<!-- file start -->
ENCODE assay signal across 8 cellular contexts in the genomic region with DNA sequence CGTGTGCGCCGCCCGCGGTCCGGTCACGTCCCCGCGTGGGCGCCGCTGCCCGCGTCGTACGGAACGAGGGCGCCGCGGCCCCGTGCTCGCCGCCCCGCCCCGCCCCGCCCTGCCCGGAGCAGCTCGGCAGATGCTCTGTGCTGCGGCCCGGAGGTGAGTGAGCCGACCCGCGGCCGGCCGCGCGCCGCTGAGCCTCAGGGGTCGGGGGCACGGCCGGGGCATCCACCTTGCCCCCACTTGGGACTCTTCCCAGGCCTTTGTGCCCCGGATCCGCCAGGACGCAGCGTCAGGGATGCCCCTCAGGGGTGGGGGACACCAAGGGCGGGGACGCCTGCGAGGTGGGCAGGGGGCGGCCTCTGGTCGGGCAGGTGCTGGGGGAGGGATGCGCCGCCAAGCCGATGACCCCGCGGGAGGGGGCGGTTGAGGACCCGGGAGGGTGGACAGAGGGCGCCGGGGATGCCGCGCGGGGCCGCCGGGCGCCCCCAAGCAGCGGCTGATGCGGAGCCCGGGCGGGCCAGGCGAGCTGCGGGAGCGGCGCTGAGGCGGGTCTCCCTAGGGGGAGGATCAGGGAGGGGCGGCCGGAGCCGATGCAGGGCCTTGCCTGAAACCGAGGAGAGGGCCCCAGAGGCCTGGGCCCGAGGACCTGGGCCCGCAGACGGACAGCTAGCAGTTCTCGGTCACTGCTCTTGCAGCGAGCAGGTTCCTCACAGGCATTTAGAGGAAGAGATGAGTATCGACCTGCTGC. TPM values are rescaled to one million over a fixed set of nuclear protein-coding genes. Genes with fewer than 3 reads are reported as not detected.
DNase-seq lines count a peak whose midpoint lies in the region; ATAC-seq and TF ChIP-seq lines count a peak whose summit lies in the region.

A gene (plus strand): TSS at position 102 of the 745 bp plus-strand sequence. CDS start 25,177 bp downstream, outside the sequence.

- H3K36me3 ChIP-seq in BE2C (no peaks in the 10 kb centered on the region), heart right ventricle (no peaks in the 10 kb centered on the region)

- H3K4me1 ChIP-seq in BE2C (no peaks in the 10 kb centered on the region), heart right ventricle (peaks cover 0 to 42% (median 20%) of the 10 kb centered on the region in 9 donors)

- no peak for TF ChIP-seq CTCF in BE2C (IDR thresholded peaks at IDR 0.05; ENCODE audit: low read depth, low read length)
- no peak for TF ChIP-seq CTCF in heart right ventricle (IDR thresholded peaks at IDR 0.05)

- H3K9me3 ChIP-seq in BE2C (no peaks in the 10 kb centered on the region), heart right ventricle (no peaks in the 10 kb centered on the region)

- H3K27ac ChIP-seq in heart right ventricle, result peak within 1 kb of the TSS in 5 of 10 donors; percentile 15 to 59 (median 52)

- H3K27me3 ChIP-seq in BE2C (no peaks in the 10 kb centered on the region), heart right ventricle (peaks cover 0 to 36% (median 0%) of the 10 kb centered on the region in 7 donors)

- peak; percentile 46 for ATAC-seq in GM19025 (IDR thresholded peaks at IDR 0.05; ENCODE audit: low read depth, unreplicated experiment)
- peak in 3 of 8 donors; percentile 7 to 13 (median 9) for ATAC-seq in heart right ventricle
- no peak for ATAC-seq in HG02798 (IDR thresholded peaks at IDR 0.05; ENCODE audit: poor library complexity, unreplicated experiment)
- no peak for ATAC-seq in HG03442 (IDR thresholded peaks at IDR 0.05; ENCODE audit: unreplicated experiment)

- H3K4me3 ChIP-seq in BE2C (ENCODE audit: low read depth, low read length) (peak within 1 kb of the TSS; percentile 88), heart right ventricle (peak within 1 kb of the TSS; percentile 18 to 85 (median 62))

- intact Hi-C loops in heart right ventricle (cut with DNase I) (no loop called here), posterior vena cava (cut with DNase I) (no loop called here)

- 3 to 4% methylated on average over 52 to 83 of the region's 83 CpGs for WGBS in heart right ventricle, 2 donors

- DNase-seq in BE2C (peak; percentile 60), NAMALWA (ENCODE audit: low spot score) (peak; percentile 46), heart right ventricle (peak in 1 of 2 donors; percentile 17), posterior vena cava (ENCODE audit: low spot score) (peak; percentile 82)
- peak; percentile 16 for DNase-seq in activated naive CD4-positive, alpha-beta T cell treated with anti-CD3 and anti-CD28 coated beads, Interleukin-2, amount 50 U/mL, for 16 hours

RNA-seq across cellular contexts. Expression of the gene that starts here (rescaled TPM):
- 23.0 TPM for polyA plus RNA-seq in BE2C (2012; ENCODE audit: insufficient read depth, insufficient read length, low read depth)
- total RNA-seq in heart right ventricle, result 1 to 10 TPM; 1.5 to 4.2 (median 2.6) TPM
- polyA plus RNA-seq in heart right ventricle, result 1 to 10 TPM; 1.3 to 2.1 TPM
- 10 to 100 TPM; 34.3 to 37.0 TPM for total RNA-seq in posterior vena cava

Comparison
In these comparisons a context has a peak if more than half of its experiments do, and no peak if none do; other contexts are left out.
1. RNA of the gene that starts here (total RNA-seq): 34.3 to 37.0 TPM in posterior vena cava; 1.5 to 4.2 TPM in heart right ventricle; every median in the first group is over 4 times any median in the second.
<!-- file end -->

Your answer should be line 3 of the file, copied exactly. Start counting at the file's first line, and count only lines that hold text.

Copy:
A gene (plus strand): TSS at position 102 of the 745 bp plus-strand sequence. CDS start 25,177 bp downstream, outside the sequence.